“The president and his aides failed to keep his youth movement engaged. But part of the problem also is the inability of the millennial generation to remain attached to a cause. The generation that brought Obama to power is connected online but has no loyalty to institutions — including, it turns out, the Obama White House.” – Obama’s youth problem, Dana Milibank, Washington Post March 14
I think most of us who work with youth understand and would agree with what study after study, and poll after poll has been telling us in recent years – that millennials (those born after 1980) are more detached and disconnected, much more so, than previous generations.
Two columns last weekend, Milibank’s and New York Times columnist Ross Douhat’s The age of individualism, addressed the very issue of America’s “youth problem.”
Milibank who writes from a left of center perspective and Douhat, from the right, both cited a recent Pew Study which found “the 18-to-33 crowd less attached than older generations to organized politics and religion, less patriotic, less eager to marry and less trusting of people.”
The political reasons aside for why millennials have abandoned a President whom they supported like no other candidate in the last 40 years, the rapid disengagement should be troubling to us all. If they can abandon him so quickly, they can and frankly have abandoned those institutions – faith, marriage, community and civic involvement – that are the bedrock of cultural stability.
There’s so many competing voices in the marketplace of ideas that a fog of distraction and distortion has formed around the culture as a whole, but youth culture in particular. Our technological advancements have been fabulous on so many levels in enhancing people’s lives. However, we’ve allowed the gadgets and machines to take over in many ways, becoming completely disengaged in the process.
A GPS system will allow you to drive to a location many times without ever really learning how to get there.
We can also go through our days wrapped up in our online worlds without having a real, face to face conservation with anybody. Whereas those over 30 can still remember how to function in a low tech world, and what it was like to live in a culture with real community that you can hear, see, touch and feel.
That world, in many ways, is all gone now.
We live in such a rapid paced, ADD culture that it’s very difficult to get people of all ages, but millennials in particular, to remember anything from five minutes ago or to think about anything more than five minutes in advance.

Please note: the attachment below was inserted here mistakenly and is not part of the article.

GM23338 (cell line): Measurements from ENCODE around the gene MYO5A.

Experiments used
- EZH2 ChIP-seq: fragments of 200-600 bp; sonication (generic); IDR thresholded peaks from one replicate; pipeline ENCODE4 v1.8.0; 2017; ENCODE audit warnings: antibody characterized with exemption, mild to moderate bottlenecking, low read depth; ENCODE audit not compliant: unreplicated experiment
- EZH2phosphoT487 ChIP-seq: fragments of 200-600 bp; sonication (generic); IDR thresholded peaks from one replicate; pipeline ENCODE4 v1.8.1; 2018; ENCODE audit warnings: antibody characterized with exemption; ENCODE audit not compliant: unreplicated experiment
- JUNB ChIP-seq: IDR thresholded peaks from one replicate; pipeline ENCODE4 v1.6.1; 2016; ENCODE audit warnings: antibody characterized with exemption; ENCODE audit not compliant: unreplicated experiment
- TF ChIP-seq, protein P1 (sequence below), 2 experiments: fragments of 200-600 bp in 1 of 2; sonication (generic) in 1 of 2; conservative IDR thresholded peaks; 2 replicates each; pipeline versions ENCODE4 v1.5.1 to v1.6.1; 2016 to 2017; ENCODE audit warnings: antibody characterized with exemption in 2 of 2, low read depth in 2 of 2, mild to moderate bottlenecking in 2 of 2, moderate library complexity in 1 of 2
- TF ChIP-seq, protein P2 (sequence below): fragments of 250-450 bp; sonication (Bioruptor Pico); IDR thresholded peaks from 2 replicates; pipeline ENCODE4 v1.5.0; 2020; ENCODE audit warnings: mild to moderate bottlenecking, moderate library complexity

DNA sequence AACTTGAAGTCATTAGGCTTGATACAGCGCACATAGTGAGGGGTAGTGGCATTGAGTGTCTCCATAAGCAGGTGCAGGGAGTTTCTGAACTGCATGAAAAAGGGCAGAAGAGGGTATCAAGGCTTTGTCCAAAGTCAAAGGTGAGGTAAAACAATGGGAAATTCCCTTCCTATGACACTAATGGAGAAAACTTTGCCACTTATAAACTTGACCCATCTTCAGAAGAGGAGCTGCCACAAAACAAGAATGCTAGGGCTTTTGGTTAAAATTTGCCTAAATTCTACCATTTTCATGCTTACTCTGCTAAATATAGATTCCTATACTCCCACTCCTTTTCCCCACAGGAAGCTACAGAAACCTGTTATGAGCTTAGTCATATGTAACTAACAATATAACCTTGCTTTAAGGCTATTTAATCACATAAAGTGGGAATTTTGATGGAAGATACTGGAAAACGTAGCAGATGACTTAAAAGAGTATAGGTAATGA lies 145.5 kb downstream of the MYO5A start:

Couple that with what, for the last two generations students have been taught by the educational system — that their identity is not found in being “uniquely and wonderfully made” by God (Psalm 139:14), but rather the primordial soup from which they evolved — and you can see the broad strokes for this disconnect.
But it goes beyond what our younger generations are being taught or the technology that they embrace to what they’re being shown. It’s hard to blame them, or strictly technology for their disengagement. It’s also hard to place the blame solely on the schools also, as all of our institutions have failed the younger generations.
Time and time again, they’ve been let down by their government at all levels run by both Democrats as well as Republicans, their community, their athletic and celebrity role models, their teachers, coaches, parents and churches. Basically all of adulthood has let our youth culture down.
So what to do?
The limitations of column space constrain me from diving in too deep. Perhaps a book will be forthcoming. But we need to work to regain the trust of our youth. I think we tend to accept situational ethics; we justify or rationalize bad behavior. But when we do that, we forget that our kids are watching us.
They may know deep down inside that they are immature, but they’re expecting us to be the adult in the room so to speak and when they see so many adults not act accordingly, the disillusionment starts to set in.
I believe it’s a bottom up, grass roots effort that we need. We need to rebuild our marriages, our homes and our communities, while helping others to do likewise. To accomplish this, we simply need to love everybody as Jesus loved them. It’s not difficult, although we make it so.
My prayer always is that those around me, especially, my own kids, will be drawn to Jesus – the author of authentic community - by what they see overall in my life and my marriage.
While far from perfect, I seek to learn from my mistakes and repent to those I’ve erred with, including my wife and kids. There are no perfect lives, homes, or marriages — certainly not mine. But we can also point people toward authentic community in how we handle the inevitability of conflict, which I’ll discuss next time.
Bill is on staff with the Fellowship of Christian Athletes and a Deacon at Eagles Landing FBC in McDonough, GA. He lives in Locust Grove with his wife Amy and their three children. You can follow Bill on Facebook, Twitter @billrenje and learn more about him at his website www.achosenbullet.com.